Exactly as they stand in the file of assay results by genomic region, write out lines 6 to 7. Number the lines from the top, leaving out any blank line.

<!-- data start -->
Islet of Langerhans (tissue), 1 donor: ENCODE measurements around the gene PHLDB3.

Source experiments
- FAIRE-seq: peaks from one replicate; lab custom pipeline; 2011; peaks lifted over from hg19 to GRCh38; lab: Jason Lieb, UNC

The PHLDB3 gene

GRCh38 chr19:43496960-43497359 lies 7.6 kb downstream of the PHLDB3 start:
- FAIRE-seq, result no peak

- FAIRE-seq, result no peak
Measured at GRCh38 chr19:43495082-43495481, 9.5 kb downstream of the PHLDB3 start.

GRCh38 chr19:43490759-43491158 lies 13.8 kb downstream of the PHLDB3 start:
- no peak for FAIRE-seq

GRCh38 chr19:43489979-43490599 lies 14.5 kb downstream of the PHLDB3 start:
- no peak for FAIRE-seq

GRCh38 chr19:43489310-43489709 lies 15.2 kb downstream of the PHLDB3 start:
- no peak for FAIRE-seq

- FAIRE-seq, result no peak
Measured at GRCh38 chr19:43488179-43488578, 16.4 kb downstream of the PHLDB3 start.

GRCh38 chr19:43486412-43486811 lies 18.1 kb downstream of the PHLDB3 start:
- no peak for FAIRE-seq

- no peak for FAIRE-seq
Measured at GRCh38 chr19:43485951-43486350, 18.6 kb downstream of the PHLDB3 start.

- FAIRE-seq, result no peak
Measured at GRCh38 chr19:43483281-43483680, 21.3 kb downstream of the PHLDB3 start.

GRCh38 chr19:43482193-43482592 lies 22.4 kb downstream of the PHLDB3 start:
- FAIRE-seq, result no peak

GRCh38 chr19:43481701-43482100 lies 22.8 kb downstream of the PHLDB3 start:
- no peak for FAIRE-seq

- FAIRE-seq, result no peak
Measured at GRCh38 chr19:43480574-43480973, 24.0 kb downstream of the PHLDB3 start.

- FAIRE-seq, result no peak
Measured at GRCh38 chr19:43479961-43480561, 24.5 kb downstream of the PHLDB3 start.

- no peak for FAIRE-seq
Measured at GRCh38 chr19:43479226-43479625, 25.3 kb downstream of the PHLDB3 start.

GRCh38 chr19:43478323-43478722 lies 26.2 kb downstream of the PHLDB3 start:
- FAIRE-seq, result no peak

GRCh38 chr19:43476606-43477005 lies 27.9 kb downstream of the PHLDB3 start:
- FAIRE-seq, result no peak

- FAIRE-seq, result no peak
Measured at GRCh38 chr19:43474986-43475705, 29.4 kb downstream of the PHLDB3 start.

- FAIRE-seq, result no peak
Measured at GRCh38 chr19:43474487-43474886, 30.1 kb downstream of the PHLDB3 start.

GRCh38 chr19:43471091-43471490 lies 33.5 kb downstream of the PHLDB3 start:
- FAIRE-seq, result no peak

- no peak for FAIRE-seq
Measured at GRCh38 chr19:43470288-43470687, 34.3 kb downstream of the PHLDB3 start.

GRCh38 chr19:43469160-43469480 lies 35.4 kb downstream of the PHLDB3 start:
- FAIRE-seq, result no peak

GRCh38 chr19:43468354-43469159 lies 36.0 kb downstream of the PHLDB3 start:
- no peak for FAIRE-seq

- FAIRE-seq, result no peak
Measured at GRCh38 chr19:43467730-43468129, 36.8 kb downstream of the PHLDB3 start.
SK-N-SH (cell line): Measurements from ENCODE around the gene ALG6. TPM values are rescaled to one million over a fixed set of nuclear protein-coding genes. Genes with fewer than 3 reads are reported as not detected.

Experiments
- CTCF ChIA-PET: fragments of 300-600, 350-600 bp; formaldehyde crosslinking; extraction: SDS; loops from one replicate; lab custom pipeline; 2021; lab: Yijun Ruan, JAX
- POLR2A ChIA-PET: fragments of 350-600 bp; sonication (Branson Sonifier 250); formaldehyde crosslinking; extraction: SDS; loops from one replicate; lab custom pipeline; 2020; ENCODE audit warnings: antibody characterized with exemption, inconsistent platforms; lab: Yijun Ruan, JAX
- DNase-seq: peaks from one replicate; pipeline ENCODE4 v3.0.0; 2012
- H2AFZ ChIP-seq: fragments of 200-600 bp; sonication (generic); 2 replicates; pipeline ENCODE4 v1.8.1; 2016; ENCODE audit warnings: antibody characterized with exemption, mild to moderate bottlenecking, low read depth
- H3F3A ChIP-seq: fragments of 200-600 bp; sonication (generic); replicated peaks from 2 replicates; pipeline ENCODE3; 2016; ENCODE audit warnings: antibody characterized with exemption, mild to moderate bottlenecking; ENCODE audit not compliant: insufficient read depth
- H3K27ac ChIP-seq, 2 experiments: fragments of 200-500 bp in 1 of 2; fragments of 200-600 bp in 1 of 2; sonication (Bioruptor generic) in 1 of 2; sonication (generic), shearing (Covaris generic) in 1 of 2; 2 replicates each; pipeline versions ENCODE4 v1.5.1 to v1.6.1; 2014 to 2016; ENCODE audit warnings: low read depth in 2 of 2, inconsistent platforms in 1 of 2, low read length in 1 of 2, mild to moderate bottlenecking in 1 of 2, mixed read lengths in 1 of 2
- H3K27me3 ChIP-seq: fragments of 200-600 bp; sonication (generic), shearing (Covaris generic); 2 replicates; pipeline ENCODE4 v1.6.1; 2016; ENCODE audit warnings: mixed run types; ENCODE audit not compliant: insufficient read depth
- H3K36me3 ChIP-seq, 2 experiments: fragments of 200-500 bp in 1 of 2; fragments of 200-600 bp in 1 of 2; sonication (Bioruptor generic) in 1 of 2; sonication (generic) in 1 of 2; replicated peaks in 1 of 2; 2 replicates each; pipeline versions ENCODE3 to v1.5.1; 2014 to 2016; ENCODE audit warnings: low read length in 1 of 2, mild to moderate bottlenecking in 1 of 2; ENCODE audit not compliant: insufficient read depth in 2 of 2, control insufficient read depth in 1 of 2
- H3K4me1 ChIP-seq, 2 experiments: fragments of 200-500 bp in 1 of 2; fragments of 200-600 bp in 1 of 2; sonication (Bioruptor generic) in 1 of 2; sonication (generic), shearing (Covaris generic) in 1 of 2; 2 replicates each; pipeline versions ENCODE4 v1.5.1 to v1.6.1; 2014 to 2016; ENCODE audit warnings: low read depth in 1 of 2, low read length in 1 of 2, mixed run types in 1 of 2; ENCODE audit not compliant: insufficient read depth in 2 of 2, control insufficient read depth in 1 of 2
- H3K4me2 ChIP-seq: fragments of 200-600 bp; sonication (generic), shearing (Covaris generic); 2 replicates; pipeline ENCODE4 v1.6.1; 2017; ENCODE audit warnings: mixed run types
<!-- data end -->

- FAIRE-seq, result no peak

- FAIRE-seq, result no peak